Heavy rains early Saturday flooded metro area streets, forced the evacuation of houses near Northfield and knocked out power to thousands of Twin Cities homes.
It was a bit of déjà vu after the late June storm that knocked out power for days and uprooted trees across the metro. But instead of high winds, an early morning storm Saturday dished out as much as 4 inches of rain in the metro and 8 inches of rain in the southern part of the state.
“That is extraordinary,” said Chris Franks, a National Weather Service meteorologist in Chanhassen. “That’s not something that happens every summer.
“If we would have thrown that over the heart of the metro, it could have been really bad,” Franks said, adding that all the pavement in the metro couldn’t absorb that much rain. “We would have been floating cars all over the place.”
In Rice County, up to 8 inches of rain left three county roads and four township roads damaged, Rice County Sheriff Troy Dunn said. Rushing water also severed a gas line, washed out railroad tracks and flooded three homes in Dundas. Rescue crews evacuated residents by boat, but no one was injured.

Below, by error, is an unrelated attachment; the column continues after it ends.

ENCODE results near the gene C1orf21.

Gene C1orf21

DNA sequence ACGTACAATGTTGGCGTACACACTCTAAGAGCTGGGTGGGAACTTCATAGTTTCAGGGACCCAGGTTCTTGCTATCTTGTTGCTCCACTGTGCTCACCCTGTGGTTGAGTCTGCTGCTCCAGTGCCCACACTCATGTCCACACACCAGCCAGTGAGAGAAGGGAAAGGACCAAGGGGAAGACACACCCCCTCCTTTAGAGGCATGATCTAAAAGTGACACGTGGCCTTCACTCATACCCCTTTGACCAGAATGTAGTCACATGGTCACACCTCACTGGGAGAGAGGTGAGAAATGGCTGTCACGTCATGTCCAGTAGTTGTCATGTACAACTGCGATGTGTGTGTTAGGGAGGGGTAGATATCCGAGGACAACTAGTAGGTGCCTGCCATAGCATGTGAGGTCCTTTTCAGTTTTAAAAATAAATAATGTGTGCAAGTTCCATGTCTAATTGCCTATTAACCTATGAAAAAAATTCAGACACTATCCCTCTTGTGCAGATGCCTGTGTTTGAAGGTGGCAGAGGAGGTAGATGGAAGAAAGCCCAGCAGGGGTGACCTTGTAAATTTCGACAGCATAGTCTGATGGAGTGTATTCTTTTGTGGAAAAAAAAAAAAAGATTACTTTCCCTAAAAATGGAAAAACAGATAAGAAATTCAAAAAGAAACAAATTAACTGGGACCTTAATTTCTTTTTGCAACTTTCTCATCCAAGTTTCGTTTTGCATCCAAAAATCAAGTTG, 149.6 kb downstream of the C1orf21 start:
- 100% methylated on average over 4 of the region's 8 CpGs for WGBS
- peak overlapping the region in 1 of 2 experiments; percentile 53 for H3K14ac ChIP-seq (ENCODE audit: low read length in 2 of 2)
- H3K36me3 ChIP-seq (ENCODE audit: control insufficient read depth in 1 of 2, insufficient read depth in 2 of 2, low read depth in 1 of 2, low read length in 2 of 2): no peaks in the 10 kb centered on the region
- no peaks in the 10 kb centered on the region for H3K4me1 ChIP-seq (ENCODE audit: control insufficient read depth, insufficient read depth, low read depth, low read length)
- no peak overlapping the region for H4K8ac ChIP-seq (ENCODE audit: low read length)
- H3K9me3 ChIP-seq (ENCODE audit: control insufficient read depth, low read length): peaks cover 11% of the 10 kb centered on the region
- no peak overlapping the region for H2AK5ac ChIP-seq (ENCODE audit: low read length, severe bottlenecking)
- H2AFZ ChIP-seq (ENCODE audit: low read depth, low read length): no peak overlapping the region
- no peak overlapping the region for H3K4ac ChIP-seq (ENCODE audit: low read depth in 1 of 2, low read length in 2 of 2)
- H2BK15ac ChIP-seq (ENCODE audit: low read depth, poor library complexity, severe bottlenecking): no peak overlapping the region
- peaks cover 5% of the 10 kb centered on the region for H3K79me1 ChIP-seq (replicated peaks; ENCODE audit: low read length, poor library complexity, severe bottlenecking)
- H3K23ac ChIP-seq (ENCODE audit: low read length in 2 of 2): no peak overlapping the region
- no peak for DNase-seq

“We haven’t had a washout this bad in a long time,” he said.
“The bull’s-eye was right here in Rice County,” said Dundas resident Anthony Sommers, who didn’t have any damage to his home. “It’s the worst I’ve ever seen.”
About 3 miles away in Northfield, the Cannon River rose 7 feet within 12 hours — and was still rising Saturday afternoon, according to the Weather Service. The Froggy Bottoms River Pub filled sandbags to divert the water.
On Lake Nokomis in Minneapolis, the rain delayed the start of the Lifetime Tri and altered the triathlon course. In Rosemount, lightning is believed to have caused a fire that engulfed a home around 6 a.m. Saturday. And at 7 a.m., downed power lines took out power to 11,000 metro residents from Minneapolis to Eden Prairie. By Saturday afternoon, Xcel Energy crews had restored power to most of those homes.
In the southwestern suburbs, public works crews scrambled Saturday to alleviate overwhelmed storm drains that flooded streets from Bloomington to Shakopee. According to meteorologist Paul Douglas, cities from Lakeville and Shakopee received more than 4 inches of rain. Eden Prairie and Chanhassen reported 4.5 inches of rain — about five weeks’ worth of rainfall.
According to forecasters, this week will dry out for a few days, ushering in high humidity and temperatures in the 90s. The forecast for later this week, though: more thunderstorms.